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Smithy excuse my ignorance I have not read your book but do you believe the self will live forever? Or do you think the afterlife is only temporal and time will end one day? Will the self always exist?

Immortality is a hard concept to grasp. I can see myself living after this life but forever? Well now that is kind of scary!! I would like to live a few thousand years maybe. But would we not get bored eventually?

I happened to come across a video of Dianne Sherman. Now I know nothing about Ms. Sherman but I surmise that she is a psychic healer, a medium of sorts as a result of having a near death experience. Most if not all of what she says resonates with me and she seems to me to be truthful and trustworthy. She speaks as one who experienced an NDE and of her personal experience as a ‘medium’. I think I prefer these kinds of NDE accounts rather than second or third-hand reports. - AOD


http://www.bing.com/videos/search?q=My+Near-Death+Experience&&view=detail&mid=7E44C2C4C978F1F7CD7C7E44C2C4C978F1F7CD7C&rvsmid=7E44C2C4C978F1F7CD7C7E44C2C4C978F1F7CD7C&fsscr=0&FORM=VDMCNL

Odd that NDE accounts are full of veridical details - until studies are established for the very purpose of having experiencers observe and report such details, whereupon the success rate is approximately zero.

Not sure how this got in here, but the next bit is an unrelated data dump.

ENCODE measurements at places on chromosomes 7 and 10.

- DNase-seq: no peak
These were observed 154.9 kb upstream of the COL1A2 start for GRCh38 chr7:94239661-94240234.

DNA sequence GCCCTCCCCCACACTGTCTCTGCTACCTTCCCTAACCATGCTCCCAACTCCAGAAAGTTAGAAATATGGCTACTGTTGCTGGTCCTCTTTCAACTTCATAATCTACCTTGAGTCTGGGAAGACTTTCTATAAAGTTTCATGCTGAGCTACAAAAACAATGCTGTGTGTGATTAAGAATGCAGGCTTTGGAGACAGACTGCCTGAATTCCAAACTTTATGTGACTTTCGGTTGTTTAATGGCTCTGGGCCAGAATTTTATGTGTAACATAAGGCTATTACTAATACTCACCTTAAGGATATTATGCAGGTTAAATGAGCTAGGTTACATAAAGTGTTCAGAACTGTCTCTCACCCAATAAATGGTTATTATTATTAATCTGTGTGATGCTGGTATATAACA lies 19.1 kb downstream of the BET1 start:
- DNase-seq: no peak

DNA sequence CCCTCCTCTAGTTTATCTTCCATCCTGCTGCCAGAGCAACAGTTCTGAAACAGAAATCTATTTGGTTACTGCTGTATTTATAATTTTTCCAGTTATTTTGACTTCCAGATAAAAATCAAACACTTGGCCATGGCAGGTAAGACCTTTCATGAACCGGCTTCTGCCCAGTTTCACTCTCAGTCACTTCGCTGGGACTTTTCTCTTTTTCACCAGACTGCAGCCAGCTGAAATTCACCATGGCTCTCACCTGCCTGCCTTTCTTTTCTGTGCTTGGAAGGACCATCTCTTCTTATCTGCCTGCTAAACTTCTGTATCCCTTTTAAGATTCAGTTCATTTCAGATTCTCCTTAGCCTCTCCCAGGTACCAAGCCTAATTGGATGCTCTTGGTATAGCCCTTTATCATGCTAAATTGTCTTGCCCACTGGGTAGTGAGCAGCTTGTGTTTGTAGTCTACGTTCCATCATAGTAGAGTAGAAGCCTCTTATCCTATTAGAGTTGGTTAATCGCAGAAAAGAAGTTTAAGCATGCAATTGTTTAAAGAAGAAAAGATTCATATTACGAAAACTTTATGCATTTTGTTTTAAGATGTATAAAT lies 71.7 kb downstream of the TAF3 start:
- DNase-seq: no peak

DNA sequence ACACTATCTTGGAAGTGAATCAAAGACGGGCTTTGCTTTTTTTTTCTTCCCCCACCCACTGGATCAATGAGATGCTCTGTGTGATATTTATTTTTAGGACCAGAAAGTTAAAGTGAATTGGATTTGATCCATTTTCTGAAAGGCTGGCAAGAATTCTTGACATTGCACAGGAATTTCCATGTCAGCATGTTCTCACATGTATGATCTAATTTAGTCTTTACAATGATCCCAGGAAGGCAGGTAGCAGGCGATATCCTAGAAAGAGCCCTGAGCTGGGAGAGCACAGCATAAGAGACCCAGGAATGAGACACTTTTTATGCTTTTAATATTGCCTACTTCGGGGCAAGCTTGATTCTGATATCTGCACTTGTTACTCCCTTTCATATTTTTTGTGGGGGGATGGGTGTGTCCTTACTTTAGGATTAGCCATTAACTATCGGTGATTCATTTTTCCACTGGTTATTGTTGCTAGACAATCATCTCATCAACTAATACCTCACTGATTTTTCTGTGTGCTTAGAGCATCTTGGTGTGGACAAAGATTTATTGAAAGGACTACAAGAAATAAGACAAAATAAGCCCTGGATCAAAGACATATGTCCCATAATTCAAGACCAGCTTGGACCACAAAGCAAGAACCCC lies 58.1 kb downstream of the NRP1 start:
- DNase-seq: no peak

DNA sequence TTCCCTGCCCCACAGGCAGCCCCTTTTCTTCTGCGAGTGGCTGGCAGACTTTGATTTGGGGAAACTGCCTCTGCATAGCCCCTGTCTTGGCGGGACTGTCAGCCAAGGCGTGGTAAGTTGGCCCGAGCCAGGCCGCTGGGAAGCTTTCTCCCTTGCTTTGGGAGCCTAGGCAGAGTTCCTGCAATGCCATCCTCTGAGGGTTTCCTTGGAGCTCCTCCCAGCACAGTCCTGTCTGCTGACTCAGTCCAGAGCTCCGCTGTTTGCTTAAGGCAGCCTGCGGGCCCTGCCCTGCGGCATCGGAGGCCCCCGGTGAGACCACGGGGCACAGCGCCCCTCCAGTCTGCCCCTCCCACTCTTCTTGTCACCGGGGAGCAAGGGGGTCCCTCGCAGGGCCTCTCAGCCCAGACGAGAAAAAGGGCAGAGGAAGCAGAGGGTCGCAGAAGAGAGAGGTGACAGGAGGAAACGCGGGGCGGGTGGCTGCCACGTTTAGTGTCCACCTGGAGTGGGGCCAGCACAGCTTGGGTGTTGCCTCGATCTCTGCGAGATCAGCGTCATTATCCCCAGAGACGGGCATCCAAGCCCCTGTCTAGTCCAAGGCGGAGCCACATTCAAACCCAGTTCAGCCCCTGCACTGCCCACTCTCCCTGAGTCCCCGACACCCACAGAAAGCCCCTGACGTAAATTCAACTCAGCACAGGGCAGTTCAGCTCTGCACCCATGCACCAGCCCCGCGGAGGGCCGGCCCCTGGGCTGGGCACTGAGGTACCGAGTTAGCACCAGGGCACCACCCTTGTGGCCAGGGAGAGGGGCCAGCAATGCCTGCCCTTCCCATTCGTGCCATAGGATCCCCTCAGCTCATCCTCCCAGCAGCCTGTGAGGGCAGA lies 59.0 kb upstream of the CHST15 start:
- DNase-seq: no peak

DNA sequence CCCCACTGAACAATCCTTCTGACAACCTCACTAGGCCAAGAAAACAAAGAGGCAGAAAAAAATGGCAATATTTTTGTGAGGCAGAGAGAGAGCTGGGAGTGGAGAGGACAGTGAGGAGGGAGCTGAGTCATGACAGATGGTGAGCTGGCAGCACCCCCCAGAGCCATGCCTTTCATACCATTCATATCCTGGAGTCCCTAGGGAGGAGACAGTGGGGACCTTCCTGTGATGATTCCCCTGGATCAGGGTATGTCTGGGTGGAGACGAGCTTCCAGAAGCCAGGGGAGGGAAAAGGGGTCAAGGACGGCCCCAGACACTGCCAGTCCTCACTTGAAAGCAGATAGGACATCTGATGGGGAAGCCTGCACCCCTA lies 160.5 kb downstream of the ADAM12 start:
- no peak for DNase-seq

I'm reminded of early researcher Robert Crookall, who was absolutely convinced of the reality of his OBEs. He carefully noted the position of shadows in the room during one OBE, then compared the position of the actual shadows at precisely the same time the next night. There was no relationship.

This is not to say that NDEs and OBEs are not genuine experiences of a different reality. I believe that NDEs in particular are - mostly because the vast majority of people encountered during an NDE are, in fact, dead. But they cannot be taken at face value, and it is probably the less-startling aspects that are the real clues.

Theistic Guy,
I vaguely remember reading something about Frederic Hudson, perhaps in one of the books by Wallace, but I would have to look through all of the materials I have before I could comment with any intelligence.

I must say though that the photograph to which you linked from Wikimedia did look faked to me, one image superimposed over another with the face of the mother seemingly two dimensional but I have come to understand that it may be difficult for spirits to accurately transmit their own image, especially if they never had a photograph taken of themselves and therefore did not really know how they appeared to others in life. But, maybe Wallace thought that that photo and any others of his mother accurately represented her appearance for reasons known only to him. One would have to know more of the details of his evaluation of the photos to understand why he thought the photos were not faked. I will try to check out further on this topic.